Often when we meet clients for the first time it becomes apparent there is a general misunderstanding about what the terms “separation” and “divorce” really mean. There is also common misconception in the initial stages following their separation about the implications of separation and divorce on finalising a property settlement.
Here is an article to assist you to understand the differences in the terms “separation” and “divorce” and the potential implications.
Separation occurs when one party to a relationship communicates their intention to end the relationship to the other party to that relationship. It is not necessary that both agree to separate – one party may simply decide this and tell the other. It is possible to be separated but still living together under the one roof.
Divorce is a process whereby a formal application is made to the Court to finalise a marriage following separation. A divorce can only be applied for if there has been an ‘irretrievable breakdown’ of the marriage following a period of separation for at least twelve months. When the divorce application is heard, if all of the requirements have been met, the Court will grant what is called a Divorce Order. Effectively this means that the Court is satisfied that all of the legal requirements have been met to finalise the marriage. That Order becomes final one month and a day later and within a few weeks after that date the Court sends a Divorce Order to each party confirming this.
Once a divorce order is made a copy can be produced if one party to the marriage needs to prove that he or she is no longer married. This may arise in the event of a person wishing to remarry, change their name or obtain a passport.
A Divorce is entirely separate from any other proceedings between a husband and wife and there is no obligation on a party to make an Application for a Divorce or already be divorced before taking steps to finalise any other aspect of the marriage breakdown including property settlement, spouse maintenance or parenting arrangements for children.
However, it is important to be aware that once a divorce order is made “the clock starts ticking” as to a time limitation which applies by which proceedings for property settlement and spousal maintenance must then be commenced. Unless an application to the Court is filed within one year of the date of the divorce order, the leave of the Court is required to commence proceedings. Leave is only granted in very limited circumstances.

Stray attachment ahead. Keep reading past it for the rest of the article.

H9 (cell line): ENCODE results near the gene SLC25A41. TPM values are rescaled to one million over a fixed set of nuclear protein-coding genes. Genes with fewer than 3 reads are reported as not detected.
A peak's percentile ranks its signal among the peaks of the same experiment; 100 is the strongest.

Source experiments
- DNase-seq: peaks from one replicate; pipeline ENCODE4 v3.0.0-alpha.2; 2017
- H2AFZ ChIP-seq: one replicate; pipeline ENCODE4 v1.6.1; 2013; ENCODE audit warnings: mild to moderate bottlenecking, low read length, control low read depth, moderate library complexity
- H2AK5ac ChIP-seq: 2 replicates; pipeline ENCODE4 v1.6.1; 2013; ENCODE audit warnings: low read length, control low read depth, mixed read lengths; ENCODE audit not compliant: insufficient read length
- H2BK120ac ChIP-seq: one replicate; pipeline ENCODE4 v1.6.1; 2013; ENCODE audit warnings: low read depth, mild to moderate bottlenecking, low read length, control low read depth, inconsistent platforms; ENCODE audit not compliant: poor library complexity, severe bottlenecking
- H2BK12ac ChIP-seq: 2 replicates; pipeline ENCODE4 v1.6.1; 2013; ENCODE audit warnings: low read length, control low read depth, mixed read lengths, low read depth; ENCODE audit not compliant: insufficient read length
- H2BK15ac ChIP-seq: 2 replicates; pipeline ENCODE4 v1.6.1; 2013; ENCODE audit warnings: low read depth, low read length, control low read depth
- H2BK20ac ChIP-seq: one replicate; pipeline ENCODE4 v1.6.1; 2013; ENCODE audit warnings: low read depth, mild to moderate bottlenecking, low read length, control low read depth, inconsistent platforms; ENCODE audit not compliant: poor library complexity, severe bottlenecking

For people separating who have been in a de facto relationship any proceedings for property settlement or spouse maintenance must be commenced within two years of separation.
Fortunately most people are able to resolve by agreement, through processes such as negotiation, mediation or collaborative law. These arrangements are formalised with the appropriate documentation prior to the time limitation periods expires, without any need to ever attend at Court.
All too often I meet people who come to me thinking they had long finalised their financial arrangements to discover that they have left themselves exposed as their former partner is now wishing to formalise a property settlement (in spite of informal arrangements they may have already put in place).
What you should do now
It is extremely important to:-
- get advice from a family lawyer about your specific circumstances;
- keep in mind the time limits, referred to above, which apply; and
- ensure any agreements are formalised to ensure they are legally binding, are able to be enforced to prevent either party trying to revisit the arrangements at a later stage.
How we can help you
We specialise in advising, guiding and educating people experiencing relationship breakdown to find solutions to their problems, including finalising a property settlement (before or after their divorce) to ensure their interests are protected moving forward. This can include assisting them to prepare an Application for Divorce.
If you are contemplating separation or have or know of someone who has recently separated, it is important that they obtain advice at the earliest possible opportunity to protect their interests moving forward.
If you are interested to know more about the difference between separation and divorce or how I can help, don’t hesitate to contact our Director, Fiona Caulley.
Disclaimer: The content in this article provides general information however it does not substitute legal advice or opinion. Information is best used in conjunction with legal advice from an experienced member of our team.